RESTLESS IN HELSINKI, 60.09.60N, 24.57.70E
Restless of Auckland
Roland and Consie Lennox-King
Sat 1 Aug 2009 09:57
Mid-July we were in Finland, we said goodbye to Seewolf II, Red Robin, and T6, and left Mariehamn on the Aland islands, where we had the storm and rescue excitement, to sail on towards Helsinki, with kiwis Prue and Wog on board with us. There are a hundred thousand islands in the archipelago between Stockholm and Helsinki, but who knows whether they have them all on the charts! Any one but locals stay on a thin green line on the charts, where the depths have been measured. Deviate at your own peril as there are many uncharted rocks. This means short tacks, unless you are lucky and have the wind behind you.
We sailed and motored to Degerby, Huso, Kokar, Otterbote (a bronze age 3,000 year old seal hunting settlement), Krakskar, Korpostrom, Gullkrona, Gloet on Hitis island, Kapellhamn, Hango, Algo, Skedo, and to Barosund where we met up with Pinocchio (from Scotland) and had lunch and dinner together. Then we sailed and motored on to Vorno and Utterholm, where we met up with Jester of Lisia, and celebrated kiwi Warwick's birthday together with Penny, Stuart and Jenny. We set off in beautiful sunshine to sail to Hirsala for a last night out in the archipelago, anchoring among the rocks.
We arrived in Helsinki on 23 July, and tied up at the welcoming NJK (Nylandska Jaktklubben) where the harbourmaster had rushed out to buy a NZ flag to put on his welcoming flagpole. We had a lovely dinner in the 1900s clubhouse, and purchased ferry tickets to take a day trip to nearby Tallinn, Estonia, the next day.
The early morning ferry took us across the 50 miles to Tallinn, where the 1980 yachting olympics were held, whilst Estonia was still part of the USSR. The old city is a medieval walled town with cobbled streets and colourful renovated buildings with turrets. We walked around the lower city and then walked up the hill to see the upper city before walking back to the harbour and taking the ferry back to Helsinki. It is a very well preserved piece of history and really worth seeing.
One day is not enough to see Helsinki, we had been recommended to take a round trip on the tram and we went to the spectacular underground church cut into the rock, and to the amazing white cathedral up on the hill. By that time we were hungry and went to the dockside market to eat the local deep fried fish about 1 inch long and had to fight off the seagulls. We had an early night after smoked salmon for dinner on Saturday 25 July, as we were catching the 7 o'clock train to St Petersburg. As it was, our taxi did not show up and we had to hoof it to the station.
Russia! Well, what is there to say, it is the trip of a lifetime. The planning of the 4-day trip was done for us by Prue and Wog and our NZ travel agent, Ken Were, who got the visas and booked the train and tour guide. I have never walked so much in my life. Tourguide Anna met us each morning and we went by metro or by taxi to the St Peter and Paul Fortress, the Hermitage!! and the Peterhof!!! The queue for each site is hours long, but Anna took us through the exits with no waiting. St Petersburg is built over 42 islands, with canals and bridges connecting it together. It is a city of churches and palaces in all ranges of colours. We learned that many of the buildings are reconstructions as the city was thoroughly bombed. We could not miss the signs of buildings crumbling just out of sight.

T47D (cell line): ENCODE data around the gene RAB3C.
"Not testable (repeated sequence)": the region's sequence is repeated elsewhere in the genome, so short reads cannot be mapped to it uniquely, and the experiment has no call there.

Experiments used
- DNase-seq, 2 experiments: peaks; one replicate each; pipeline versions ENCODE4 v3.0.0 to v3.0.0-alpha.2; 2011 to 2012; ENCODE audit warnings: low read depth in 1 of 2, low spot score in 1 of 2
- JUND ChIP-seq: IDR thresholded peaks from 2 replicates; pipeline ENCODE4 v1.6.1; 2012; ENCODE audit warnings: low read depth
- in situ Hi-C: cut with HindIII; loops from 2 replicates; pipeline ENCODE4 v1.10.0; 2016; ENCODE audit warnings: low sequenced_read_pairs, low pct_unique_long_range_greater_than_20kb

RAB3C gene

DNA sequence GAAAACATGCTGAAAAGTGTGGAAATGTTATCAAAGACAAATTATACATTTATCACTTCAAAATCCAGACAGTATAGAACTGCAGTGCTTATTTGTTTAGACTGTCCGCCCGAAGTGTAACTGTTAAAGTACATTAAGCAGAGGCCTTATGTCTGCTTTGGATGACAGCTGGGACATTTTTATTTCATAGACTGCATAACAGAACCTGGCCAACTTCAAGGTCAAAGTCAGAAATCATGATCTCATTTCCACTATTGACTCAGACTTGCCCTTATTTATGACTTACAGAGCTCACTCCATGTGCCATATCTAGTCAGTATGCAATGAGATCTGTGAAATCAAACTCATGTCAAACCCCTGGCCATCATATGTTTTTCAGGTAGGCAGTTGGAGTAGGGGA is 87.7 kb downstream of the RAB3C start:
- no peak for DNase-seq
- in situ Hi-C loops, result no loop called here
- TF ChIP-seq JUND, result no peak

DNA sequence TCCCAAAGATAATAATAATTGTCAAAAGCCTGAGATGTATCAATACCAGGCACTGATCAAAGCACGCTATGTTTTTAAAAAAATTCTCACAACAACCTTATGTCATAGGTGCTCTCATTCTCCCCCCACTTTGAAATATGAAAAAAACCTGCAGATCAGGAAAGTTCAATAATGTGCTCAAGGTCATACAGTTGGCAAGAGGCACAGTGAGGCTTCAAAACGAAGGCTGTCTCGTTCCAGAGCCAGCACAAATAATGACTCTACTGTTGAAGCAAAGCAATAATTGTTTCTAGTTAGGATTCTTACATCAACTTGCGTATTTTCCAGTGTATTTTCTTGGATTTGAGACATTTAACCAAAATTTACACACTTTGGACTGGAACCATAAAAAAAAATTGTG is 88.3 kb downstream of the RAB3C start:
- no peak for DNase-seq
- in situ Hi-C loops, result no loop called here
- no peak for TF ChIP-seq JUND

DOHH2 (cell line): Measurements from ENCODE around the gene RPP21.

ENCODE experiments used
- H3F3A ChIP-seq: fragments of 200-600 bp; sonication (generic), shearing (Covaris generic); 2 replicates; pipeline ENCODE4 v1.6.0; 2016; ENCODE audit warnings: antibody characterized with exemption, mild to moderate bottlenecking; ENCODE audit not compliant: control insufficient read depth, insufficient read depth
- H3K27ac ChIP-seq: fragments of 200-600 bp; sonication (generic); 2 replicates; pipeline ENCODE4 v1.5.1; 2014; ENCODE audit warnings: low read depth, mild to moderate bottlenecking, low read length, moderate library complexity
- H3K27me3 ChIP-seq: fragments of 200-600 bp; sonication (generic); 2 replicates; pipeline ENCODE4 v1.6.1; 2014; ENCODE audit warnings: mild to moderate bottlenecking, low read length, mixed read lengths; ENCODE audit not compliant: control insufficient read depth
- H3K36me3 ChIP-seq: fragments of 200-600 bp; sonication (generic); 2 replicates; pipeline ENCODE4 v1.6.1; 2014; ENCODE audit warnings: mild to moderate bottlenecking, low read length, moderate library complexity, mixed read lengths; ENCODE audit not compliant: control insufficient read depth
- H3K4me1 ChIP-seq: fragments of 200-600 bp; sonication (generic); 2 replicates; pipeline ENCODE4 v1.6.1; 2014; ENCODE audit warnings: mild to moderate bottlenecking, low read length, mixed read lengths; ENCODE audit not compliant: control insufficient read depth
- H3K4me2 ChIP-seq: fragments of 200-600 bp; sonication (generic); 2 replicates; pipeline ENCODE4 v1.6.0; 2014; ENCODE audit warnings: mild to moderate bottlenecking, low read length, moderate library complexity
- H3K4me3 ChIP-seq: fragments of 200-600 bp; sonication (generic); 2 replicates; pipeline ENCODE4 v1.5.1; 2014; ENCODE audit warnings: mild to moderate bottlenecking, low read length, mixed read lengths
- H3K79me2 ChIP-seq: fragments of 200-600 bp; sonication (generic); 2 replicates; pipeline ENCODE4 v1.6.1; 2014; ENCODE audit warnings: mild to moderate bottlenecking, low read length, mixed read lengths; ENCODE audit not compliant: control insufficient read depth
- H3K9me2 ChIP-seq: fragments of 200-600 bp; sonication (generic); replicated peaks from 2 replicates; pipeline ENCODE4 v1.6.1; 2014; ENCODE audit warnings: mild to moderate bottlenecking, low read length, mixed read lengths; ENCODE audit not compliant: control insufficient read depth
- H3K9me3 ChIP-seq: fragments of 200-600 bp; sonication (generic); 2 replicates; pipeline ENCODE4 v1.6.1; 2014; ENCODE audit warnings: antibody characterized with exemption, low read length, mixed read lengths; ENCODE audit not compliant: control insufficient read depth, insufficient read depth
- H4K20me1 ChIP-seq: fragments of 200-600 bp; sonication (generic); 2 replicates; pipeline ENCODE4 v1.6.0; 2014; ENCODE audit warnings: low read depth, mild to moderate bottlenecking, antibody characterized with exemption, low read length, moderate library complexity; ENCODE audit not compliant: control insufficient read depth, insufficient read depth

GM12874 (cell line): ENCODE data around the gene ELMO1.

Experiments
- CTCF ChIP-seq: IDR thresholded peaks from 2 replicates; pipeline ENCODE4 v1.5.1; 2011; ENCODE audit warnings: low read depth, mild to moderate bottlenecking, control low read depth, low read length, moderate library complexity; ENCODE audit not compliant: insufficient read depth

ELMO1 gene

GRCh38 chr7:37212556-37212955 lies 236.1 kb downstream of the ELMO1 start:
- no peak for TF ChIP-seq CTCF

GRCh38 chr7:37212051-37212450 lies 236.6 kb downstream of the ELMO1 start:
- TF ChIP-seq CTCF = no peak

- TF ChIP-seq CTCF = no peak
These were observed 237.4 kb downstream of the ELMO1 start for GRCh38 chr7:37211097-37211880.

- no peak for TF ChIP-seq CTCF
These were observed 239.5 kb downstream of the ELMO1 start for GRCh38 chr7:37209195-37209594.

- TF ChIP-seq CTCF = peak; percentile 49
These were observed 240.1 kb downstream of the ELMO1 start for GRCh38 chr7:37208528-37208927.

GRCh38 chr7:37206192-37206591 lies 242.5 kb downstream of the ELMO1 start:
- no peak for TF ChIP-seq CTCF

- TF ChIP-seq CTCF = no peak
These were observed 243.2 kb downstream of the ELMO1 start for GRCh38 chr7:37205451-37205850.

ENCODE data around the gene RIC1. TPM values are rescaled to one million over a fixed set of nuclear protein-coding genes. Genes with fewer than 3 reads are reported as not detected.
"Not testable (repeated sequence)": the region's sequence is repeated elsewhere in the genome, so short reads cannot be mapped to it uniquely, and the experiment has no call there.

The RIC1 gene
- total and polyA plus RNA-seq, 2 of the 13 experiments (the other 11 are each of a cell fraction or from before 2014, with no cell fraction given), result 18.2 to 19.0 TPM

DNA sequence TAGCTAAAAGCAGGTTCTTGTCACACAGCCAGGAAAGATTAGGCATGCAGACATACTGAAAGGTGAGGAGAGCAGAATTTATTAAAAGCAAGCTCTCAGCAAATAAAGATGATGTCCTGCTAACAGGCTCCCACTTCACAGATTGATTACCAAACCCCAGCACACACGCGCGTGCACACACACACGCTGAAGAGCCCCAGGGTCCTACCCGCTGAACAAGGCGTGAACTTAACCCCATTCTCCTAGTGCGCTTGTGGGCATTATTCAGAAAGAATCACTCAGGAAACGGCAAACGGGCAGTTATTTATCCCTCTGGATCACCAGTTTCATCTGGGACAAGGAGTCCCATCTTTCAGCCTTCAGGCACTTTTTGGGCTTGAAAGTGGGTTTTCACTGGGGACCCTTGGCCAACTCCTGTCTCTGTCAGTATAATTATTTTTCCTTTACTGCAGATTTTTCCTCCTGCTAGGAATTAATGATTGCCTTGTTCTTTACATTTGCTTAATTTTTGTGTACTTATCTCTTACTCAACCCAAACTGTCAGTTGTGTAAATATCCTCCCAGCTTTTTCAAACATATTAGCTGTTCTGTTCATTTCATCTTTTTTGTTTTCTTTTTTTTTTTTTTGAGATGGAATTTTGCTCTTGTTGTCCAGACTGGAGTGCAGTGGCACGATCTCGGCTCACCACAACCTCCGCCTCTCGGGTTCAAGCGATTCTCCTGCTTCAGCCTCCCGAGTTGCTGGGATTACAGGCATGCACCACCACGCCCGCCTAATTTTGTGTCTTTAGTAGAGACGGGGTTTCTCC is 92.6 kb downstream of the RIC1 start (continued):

The Hermitage with its 3 million art treasures is unbelievable - what words describe it? Da Vinci, Gaugin, Matisse, Michaelangelo, Picasso, Renoir, Rembrandt, these are some of the words, thousands of them, picture them, all hanging in opulent white and gold rooms.
The Peterhof? The completely reconstructed palace of Peter the Great, with treasures of all sorts, furniture, chandeliers, silver, gold. And fountains - hundreds of them. Tourguide Anna told us it was a childhood dream to walk in the gardens and hope to find the magic stones that would set off a secret fountain to soak you.
The Peter and Paul fortress - burial place of the Romanov family. We walked to the Church of the Spilled Blood, soaked up the atmosphere at the Cathedral of our Lady of Kazan, walked up the 262 steps to the top of St Isaac's cathedral to see the view of the city, photographed the Church of St Peter and St Paul. We went to a Folk dancing show at the Nicholaevsky Palace, we ate in little Russian cafes, had Beef Stroganoff, Chicken Kiev, Borscht and Palmeni, tasted the vodka and Russian chocolate. Did we miss anything? Yes, probably, but we saw a LOT.
Oh, I forgot to say, we saw weddings everywhere, gorgeous girls posing and walking the streets as if they were a catwalk, and the men? The first night we were in Russia was Navy Day, and the streets were full of young sailors waving the Russian navy flag and drinking vodka, each with a pretty girl on his arm. Anna told us the birthrate is lower than the death rate, and life is still very tough for the man in the street.
We returned on the train to Helsinki, a 7 hour trip, partly because of border formalities on both sides, Russia and Finland, which take over an hour and a half, and woe betide if your papers are not correct. Nobody speaks English, and there are armed guards to march you off. We were relieved to find Restless at the NJK waiting for us, and we fell into our bunks, ready for the next part of our trip. We are now at the furthest point from NZ for this year, we checked with the RNZYS, and their coordinates are: 36.50.10S and 174.44.71W in a direct line we are 9,211 miles away, but roughly 12,000 miles to sail it via the Panama canal.
Our plan is to sail south from here to Stockholm, Gotland, Swedish east coast and on to Kiel, where we will go through the Kiel canal to Holland. We are trying to find a good boatyard to leave Restless in for the winter, while we return to NZ for the summer there.